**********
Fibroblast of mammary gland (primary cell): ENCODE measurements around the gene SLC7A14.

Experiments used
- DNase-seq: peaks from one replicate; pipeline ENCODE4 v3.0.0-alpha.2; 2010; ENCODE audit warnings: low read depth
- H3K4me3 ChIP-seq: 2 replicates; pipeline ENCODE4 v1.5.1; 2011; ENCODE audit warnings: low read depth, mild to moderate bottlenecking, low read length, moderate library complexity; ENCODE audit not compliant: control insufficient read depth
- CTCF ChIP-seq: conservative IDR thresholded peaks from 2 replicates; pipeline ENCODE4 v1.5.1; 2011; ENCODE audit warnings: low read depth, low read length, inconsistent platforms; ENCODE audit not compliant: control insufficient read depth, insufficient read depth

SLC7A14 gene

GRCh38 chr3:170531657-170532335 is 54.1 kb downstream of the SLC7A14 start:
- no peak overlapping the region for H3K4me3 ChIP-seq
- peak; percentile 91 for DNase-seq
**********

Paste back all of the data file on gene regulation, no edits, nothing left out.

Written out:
Fibroblast of mammary gland (primary cell): ENCODE measurements around the gene SLC7A14.

Experiments used
- DNase-seq: peaks from one replicate; pipeline ENCODE4 v3.0.0-alpha.2; 2010; ENCODE audit warnings: low read depth
- H3K4me3 ChIP-seq: 2 replicates; pipeline ENCODE4 v1.5.1; 2011; ENCODE audit warnings: low read depth, mild to moderate bottlenecking, low read length, moderate library complexity; ENCODE audit not compliant: control insufficient read depth
- CTCF ChIP-seq: conservative IDR thresholded peaks from 2 replicates; pipeline ENCODE4 v1.5.1; 2011; ENCODE audit warnings: low read depth, low read length, inconsistent platforms; ENCODE audit not compliant: control insufficient read depth, insufficient read depth

SLC7A14 gene

GRCh38 chr3:170531657-170532335 is 54.1 kb downstream of the SLC7A14 start:
- no peak overlapping the region for H3K4me3 ChIP-seq
- peak; percentile 91 for DNase-seq